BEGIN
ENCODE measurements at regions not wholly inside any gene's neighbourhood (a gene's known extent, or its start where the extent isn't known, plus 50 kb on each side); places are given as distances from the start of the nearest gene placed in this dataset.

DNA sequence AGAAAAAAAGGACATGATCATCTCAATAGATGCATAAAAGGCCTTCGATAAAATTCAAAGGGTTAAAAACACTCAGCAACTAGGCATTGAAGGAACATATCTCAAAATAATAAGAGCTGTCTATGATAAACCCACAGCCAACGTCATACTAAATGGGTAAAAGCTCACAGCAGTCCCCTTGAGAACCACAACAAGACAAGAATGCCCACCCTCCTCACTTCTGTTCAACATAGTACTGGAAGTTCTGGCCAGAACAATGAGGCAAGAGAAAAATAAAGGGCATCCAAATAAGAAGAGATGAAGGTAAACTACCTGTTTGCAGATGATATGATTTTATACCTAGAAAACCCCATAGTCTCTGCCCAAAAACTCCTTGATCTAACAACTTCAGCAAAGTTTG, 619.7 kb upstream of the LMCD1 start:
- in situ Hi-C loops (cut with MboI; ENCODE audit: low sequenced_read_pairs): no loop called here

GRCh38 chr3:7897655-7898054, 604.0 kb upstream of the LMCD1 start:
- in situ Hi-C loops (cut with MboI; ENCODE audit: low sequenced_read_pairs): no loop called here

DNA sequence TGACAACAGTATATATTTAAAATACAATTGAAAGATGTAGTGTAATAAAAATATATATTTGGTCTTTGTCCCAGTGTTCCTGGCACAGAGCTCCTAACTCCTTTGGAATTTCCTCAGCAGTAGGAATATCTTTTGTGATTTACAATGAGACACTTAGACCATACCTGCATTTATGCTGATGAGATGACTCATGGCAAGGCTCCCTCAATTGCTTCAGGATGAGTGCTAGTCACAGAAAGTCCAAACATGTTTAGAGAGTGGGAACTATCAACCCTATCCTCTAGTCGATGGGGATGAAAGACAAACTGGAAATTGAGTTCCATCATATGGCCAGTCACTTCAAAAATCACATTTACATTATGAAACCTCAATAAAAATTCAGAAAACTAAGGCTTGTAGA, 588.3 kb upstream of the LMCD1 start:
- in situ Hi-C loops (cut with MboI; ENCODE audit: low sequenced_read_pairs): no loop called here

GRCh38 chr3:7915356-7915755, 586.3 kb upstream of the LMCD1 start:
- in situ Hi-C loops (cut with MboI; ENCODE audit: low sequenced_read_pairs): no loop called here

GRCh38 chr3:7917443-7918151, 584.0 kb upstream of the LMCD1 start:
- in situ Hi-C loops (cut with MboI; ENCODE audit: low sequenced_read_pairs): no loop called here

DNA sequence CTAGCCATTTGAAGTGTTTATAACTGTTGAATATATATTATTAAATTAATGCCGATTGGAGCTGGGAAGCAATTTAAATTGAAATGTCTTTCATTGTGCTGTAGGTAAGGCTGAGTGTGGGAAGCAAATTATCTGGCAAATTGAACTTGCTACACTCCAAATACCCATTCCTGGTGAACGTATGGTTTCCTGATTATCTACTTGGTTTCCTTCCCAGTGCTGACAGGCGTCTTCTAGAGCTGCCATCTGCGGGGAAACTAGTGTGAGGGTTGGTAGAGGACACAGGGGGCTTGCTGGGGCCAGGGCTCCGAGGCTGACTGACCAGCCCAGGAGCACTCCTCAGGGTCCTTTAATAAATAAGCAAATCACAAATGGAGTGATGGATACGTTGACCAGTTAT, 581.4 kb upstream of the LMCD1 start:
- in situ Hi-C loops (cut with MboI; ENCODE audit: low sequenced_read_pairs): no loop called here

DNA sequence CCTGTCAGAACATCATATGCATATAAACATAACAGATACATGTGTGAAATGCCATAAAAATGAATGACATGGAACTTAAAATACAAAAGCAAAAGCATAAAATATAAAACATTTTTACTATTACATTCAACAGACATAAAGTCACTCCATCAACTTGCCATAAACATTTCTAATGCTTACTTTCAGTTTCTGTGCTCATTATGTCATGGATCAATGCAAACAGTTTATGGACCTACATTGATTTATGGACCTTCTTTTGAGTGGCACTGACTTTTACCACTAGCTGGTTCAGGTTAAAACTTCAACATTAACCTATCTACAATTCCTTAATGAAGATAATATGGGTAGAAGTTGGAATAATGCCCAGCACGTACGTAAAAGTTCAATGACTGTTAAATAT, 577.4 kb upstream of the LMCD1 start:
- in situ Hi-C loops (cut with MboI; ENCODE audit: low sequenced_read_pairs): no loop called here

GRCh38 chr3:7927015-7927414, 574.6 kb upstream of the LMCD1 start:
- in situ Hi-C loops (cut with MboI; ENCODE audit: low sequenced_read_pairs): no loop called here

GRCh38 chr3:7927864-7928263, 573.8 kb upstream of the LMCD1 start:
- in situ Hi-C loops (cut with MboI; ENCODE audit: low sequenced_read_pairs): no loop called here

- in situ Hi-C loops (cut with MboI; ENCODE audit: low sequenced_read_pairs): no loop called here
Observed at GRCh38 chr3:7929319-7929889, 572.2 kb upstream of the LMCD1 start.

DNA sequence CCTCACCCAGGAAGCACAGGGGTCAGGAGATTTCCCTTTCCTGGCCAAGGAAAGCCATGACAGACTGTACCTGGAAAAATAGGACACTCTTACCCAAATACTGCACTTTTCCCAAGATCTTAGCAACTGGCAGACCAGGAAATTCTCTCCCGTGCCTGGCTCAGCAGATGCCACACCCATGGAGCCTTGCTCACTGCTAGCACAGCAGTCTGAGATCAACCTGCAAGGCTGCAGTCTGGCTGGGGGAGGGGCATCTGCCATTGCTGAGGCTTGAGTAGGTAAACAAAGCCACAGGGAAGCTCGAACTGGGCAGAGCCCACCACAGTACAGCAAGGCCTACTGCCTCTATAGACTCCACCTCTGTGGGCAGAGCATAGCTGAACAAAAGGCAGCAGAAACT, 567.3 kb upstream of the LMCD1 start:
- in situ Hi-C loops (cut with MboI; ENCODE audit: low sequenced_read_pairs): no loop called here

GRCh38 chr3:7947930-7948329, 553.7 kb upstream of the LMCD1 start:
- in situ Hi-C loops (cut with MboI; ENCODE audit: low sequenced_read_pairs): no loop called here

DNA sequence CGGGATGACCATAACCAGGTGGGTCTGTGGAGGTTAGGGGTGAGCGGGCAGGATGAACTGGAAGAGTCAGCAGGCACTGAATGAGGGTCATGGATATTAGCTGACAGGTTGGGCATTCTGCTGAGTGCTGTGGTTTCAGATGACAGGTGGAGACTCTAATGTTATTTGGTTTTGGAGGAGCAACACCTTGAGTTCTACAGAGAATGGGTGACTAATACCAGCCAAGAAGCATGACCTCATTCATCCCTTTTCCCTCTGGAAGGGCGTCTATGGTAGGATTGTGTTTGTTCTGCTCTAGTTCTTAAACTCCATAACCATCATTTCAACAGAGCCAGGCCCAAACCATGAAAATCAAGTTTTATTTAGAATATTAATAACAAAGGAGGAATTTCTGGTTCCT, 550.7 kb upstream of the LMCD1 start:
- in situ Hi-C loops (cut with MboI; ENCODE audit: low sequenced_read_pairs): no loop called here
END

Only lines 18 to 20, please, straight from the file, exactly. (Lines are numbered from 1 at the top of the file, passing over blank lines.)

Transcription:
GRCh38 chr3:7927864-7928263, 573.8 kb upstream of the LMCD1 start:
- in situ Hi-C loops (cut with MboI; ENCODE audit: low sequenced_read_pairs): no loop called here

- in situ Hi-C loops (cut with MboI; ENCODE audit: low sequenced_read_pairs): no loop called here